Why I Wrote Ekland

Zero-Day

(From the movie Zero Day, by Ben Coccio. Don’t go down the rabbit hole of googling pipe bomb instructions)

This was written one day before Christopher Harper-Mercer opened fire in a classroom at a community college in Roseburg Oregon.

Ae Padilla

One of the first memories I have in my life is of watching television, the program was something similar to 20/20, and the highlighted real was of a fuzzy home video. Two boys live in an affluent neighborhood and drive by this woman on a bike with paintballs and shoot at her multiple times, then yell at each other asking if she is dead.

She was.

The thing is they didn’t know her, they had no reason to shoot at her, it was simply something fun to do — and that was what was traumatizing to me. This is called “sport killings.”

Since then (and perhaps too just as a defining personality trait) I have always been someone who absolutely detests violence. It makes me uncomfortable. Sure injustice as well but it is violence that packs a different – for lack of a better metaphor –punch. And I’m not talking about Batman and Robin action sequences, gladiator stories, or Saw films (I’ve actually watched all the Saw films 5 times each.) I’m talking about real senseless violence. Those stories where a seemingly normal couple in a subdivision is really holding a 16 year old girl captive in their basement and raping her. The story about someone leaving their dog tied up for hours without water in 100 degree weather and then beating it when it cries. Of course I also (who doesn’t?) can’t fathom or stand random senseless killings, most often associated in our culture now as mass killing sprees.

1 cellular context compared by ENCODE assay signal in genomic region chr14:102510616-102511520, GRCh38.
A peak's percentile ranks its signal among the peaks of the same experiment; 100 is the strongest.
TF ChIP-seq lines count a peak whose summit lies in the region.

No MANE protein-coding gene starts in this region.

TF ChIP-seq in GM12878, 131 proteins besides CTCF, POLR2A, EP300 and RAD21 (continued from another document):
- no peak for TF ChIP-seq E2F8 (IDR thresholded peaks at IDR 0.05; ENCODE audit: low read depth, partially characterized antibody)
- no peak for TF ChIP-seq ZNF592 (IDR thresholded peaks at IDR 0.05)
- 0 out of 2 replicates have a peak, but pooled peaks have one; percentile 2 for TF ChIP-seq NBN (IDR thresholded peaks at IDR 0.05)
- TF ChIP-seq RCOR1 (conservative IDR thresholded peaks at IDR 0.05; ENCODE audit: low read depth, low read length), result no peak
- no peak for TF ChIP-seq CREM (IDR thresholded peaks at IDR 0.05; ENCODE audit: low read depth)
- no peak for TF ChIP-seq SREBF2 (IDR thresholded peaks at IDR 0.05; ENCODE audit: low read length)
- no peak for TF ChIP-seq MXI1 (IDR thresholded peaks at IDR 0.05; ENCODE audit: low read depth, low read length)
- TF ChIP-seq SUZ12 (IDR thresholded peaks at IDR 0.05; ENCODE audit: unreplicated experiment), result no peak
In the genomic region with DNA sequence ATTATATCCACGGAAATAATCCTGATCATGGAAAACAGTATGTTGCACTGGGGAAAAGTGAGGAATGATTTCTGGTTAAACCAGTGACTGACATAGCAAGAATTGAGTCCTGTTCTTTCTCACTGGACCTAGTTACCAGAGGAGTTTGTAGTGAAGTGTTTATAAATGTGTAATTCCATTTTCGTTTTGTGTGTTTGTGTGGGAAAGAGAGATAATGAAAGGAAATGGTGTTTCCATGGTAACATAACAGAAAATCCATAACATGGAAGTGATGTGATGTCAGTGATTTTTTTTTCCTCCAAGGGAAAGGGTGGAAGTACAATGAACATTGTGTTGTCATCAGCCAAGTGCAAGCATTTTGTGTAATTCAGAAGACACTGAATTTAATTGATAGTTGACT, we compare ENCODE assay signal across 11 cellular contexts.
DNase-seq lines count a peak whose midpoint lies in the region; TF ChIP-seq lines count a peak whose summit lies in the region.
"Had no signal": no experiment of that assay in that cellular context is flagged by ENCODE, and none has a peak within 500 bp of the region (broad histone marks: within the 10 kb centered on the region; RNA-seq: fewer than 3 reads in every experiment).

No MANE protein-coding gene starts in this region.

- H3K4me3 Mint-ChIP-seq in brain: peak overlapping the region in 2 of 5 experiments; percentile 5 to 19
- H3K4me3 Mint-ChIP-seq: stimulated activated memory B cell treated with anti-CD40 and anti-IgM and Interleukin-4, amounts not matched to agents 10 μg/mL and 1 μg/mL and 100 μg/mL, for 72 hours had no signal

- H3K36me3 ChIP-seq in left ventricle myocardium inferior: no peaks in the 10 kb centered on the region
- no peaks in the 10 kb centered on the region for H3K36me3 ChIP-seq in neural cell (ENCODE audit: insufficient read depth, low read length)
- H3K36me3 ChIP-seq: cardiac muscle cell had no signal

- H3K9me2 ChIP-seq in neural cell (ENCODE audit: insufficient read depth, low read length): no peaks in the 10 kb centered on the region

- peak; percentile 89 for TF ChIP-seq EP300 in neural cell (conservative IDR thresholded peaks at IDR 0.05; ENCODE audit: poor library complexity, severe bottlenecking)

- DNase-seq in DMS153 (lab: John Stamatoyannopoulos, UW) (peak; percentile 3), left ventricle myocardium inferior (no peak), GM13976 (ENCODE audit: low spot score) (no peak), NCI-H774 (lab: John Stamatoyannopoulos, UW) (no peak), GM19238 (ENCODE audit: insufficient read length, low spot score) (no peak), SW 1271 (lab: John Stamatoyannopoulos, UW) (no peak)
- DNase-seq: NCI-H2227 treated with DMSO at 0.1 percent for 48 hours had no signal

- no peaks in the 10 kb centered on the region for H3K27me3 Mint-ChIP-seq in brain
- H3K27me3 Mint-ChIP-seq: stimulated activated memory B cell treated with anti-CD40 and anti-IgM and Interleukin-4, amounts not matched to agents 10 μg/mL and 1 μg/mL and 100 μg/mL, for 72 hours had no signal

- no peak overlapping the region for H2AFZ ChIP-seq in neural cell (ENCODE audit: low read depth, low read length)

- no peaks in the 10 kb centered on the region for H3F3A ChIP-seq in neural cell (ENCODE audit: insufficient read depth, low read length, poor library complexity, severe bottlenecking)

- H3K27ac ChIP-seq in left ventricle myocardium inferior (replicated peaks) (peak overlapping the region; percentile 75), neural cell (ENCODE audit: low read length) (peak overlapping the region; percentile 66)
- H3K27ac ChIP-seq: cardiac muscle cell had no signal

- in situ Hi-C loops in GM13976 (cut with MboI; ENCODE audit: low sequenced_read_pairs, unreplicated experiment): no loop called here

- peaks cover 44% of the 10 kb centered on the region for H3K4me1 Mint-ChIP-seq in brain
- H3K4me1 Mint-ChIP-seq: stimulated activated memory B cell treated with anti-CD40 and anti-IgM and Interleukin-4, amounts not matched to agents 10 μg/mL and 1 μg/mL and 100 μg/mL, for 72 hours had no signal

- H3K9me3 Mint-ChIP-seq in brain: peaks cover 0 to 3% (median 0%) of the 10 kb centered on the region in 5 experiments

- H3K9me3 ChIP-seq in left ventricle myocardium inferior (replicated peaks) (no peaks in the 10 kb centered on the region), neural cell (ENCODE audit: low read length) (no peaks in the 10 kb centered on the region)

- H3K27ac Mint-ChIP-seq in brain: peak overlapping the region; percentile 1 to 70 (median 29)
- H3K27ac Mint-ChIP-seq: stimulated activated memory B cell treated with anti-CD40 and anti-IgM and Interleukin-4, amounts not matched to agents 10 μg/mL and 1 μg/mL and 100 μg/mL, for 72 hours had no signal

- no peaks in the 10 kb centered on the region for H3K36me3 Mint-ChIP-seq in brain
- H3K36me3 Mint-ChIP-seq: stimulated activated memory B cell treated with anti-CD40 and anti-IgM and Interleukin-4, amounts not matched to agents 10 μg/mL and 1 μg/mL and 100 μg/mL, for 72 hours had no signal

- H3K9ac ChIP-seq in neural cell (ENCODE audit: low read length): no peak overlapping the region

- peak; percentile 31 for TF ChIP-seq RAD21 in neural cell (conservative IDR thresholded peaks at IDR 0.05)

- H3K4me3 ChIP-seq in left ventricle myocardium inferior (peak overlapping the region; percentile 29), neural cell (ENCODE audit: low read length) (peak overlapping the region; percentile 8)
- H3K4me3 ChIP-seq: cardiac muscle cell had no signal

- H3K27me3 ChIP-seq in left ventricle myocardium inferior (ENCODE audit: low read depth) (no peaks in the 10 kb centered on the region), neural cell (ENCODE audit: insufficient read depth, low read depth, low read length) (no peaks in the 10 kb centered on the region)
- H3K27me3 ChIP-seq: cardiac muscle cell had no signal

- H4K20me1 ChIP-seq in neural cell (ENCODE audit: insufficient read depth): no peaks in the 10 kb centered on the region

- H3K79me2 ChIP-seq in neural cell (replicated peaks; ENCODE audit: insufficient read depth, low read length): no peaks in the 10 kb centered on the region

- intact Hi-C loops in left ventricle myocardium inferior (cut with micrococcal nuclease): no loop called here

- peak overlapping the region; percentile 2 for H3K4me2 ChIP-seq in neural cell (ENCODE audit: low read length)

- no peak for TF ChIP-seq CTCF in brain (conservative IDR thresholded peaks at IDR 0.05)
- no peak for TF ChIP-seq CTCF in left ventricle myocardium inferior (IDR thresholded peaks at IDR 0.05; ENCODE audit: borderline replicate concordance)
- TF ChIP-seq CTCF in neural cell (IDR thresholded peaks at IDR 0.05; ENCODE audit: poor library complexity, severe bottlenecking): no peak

So of course, because writing is tapping into the scary and the interesting, and make no mistake about it what I am scared of I almost always am also fascinated by too, I decided to focus my third novel EKLAND The Journal of Grayson Tyler Mitchell exactly on that.

Ekland, at 48,500 words, is based loosely off the Columbine High School massacre, another event I am nearly obsessed with and have been since I decided to dig into it fully during high school for a school violence article in my journalism class.

Spurning all of this is the novel that I wrote because of that fascination.

The novel like anything started as a thought.